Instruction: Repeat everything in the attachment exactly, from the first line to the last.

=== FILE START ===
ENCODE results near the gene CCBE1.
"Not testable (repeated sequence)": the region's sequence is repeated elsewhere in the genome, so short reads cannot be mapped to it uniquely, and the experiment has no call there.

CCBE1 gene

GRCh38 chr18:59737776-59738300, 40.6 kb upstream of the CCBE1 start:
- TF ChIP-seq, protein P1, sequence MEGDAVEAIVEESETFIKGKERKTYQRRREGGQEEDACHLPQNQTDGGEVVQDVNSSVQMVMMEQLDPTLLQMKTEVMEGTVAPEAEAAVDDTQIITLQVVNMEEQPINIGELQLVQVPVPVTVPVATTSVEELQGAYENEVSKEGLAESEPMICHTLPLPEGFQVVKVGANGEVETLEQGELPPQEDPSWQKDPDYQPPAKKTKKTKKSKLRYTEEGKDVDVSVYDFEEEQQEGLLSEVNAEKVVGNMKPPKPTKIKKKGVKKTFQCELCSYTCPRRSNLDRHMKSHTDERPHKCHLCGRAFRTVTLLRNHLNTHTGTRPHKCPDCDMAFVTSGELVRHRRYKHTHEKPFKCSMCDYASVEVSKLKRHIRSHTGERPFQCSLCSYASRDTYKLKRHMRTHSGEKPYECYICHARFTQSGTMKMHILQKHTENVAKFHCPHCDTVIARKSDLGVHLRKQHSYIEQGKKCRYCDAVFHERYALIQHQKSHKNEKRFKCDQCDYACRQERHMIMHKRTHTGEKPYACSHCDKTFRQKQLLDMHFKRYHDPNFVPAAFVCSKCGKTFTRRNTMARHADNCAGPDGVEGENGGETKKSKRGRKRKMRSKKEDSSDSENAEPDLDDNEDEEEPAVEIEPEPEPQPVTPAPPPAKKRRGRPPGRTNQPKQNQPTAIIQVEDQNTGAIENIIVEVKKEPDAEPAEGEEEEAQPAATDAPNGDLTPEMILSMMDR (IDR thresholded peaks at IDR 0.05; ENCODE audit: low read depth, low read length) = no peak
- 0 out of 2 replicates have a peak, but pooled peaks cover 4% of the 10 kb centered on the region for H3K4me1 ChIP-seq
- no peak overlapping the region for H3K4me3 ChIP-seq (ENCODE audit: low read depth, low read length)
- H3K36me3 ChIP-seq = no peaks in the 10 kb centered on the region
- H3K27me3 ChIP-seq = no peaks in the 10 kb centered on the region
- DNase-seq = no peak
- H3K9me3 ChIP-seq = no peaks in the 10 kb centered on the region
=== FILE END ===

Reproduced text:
ENCODE results near the gene CCBE1.
"Not testable (repeated sequence)": the region's sequence is repeated elsewhere in the genome, so short reads cannot be mapped to it uniquely, and the experiment has no call there.

CCBE1 gene

GRCh38 chr18:59737776-59738300, 40.6 kb upstream of the CCBE1 start:
- TF ChIP-seq, protein P1, sequence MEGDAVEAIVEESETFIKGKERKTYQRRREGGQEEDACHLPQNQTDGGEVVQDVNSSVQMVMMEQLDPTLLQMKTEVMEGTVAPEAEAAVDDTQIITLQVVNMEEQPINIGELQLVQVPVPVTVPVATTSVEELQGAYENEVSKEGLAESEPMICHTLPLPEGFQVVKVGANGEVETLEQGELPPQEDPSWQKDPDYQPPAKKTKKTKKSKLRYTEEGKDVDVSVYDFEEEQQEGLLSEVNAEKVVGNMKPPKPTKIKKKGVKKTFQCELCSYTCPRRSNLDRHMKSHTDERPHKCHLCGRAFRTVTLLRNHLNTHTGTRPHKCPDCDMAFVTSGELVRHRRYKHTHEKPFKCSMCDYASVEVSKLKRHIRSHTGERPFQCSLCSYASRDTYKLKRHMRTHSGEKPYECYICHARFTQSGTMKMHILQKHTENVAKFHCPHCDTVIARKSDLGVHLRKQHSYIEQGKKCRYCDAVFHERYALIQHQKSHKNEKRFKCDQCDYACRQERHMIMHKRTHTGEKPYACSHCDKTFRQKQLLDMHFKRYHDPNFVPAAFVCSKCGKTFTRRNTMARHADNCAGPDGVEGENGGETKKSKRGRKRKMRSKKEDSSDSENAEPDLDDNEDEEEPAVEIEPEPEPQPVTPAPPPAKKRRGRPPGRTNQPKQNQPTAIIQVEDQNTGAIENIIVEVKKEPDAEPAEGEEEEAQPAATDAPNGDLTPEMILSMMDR (IDR thresholded peaks at IDR 0.05; ENCODE audit: low read depth, low read length) = no peak
- 0 out of 2 replicates have a peak, but pooled peaks cover 4% of the 10 kb centered on the region for H3K4me1 ChIP-seq
- no peak overlapping the region for H3K4me3 ChIP-seq (ENCODE audit: low read depth, low read length)
- H3K36me3 ChIP-seq = no peaks in the 10 kb centered on the region
- H3K27me3 ChIP-seq = no peaks in the 10 kb centered on the region
- DNase-seq = no peak
- H3K9me3 ChIP-seq = no peaks in the 10 kb centered on the region